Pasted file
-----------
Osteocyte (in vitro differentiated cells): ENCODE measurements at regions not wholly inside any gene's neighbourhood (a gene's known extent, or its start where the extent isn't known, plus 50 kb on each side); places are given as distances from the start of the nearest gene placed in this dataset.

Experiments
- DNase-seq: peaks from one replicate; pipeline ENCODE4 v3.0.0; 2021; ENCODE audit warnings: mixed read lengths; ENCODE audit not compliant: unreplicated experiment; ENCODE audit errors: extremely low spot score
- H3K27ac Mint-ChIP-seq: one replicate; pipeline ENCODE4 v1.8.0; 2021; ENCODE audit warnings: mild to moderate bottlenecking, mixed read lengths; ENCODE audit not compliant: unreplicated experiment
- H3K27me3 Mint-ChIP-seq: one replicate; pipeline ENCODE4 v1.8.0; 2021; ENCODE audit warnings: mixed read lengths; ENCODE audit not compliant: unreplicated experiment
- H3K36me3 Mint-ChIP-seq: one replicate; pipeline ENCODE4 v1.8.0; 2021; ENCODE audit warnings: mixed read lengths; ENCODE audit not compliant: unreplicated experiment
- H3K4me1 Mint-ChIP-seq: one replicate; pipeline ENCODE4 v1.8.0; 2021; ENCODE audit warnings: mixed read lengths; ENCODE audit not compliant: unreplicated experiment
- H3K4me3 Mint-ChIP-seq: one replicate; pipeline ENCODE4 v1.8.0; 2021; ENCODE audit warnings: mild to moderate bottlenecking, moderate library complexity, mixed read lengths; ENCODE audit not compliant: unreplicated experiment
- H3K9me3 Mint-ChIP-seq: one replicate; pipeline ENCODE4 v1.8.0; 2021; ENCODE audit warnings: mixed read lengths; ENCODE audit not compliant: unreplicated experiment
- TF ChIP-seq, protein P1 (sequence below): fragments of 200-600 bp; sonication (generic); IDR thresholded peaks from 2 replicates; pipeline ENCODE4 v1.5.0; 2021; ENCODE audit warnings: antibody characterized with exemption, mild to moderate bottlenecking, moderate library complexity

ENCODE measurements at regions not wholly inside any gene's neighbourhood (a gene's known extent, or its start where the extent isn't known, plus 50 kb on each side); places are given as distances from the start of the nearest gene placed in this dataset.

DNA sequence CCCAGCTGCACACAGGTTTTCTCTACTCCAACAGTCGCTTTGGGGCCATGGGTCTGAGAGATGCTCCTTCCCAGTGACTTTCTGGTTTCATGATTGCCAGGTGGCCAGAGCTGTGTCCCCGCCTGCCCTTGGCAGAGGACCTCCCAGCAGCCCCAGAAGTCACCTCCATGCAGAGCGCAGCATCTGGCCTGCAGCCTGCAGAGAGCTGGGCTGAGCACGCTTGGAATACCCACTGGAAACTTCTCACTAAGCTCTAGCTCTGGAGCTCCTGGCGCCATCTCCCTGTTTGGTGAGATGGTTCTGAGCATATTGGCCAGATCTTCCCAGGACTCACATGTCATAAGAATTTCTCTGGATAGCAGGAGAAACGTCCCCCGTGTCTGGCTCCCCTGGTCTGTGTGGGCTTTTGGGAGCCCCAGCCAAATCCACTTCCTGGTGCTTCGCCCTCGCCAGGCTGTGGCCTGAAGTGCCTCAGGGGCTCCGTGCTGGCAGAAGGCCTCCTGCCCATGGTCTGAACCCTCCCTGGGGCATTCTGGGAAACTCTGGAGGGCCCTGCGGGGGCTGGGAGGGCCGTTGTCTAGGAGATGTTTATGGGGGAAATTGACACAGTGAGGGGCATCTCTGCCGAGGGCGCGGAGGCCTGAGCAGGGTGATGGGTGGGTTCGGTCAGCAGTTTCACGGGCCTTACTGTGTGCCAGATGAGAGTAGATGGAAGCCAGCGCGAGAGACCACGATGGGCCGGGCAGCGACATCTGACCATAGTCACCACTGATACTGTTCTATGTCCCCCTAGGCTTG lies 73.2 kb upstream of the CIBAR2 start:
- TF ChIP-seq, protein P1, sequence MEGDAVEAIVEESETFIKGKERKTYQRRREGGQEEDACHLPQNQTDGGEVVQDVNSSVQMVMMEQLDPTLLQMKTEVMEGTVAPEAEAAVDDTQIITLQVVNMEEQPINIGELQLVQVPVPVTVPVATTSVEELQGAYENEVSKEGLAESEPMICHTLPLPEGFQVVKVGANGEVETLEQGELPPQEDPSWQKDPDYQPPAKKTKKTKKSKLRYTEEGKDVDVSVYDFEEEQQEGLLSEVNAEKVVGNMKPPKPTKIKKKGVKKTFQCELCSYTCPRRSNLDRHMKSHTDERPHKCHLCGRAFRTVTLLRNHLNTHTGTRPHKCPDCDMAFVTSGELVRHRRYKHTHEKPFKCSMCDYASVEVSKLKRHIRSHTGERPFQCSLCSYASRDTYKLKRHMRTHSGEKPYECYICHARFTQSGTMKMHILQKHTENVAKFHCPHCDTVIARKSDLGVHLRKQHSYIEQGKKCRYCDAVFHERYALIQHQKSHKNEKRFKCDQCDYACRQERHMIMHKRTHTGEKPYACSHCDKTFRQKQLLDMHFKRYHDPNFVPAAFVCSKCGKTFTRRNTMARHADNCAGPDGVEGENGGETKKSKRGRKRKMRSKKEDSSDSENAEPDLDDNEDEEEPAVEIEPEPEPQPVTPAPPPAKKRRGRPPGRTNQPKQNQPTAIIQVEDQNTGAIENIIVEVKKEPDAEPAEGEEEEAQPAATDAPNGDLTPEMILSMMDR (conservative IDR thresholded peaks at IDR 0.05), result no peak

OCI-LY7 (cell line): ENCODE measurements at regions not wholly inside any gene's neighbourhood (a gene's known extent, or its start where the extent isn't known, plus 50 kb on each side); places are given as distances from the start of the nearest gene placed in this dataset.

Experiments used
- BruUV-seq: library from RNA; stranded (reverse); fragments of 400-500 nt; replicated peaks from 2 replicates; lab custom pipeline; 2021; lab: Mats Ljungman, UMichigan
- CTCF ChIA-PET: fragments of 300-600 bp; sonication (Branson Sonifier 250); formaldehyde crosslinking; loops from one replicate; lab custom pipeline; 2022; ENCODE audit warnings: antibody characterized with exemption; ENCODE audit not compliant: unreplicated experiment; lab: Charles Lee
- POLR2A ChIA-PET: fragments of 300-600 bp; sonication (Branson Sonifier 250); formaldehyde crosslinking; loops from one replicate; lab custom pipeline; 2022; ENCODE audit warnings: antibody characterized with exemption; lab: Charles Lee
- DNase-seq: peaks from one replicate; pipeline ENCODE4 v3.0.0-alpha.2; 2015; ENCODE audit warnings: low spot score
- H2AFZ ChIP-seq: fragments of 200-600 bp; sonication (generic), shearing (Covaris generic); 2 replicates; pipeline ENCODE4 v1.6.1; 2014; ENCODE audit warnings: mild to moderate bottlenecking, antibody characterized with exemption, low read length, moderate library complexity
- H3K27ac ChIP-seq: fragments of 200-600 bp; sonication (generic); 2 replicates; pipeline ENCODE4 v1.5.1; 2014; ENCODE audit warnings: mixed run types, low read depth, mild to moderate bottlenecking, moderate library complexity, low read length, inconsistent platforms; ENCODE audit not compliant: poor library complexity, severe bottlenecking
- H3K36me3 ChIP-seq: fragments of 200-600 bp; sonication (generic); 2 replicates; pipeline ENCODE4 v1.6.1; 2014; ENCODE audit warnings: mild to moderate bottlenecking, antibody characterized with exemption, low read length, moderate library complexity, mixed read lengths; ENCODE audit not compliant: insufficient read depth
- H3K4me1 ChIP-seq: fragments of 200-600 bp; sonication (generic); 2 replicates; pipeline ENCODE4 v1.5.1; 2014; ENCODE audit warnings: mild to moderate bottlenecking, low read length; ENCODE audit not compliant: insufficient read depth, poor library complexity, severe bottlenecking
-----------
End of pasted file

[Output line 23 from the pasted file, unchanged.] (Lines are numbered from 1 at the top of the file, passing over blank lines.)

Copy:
- H3K4me1 ChIP-seq: fragments of 200-600 bp; sonication (generic); 2 replicates; pipeline ENCODE4 v1.5.1; 2014; ENCODE audit warnings: mild to moderate bottlenecking, low read length; ENCODE audit not compliant: insufficient read depth, poor library complexity, severe bottlenecking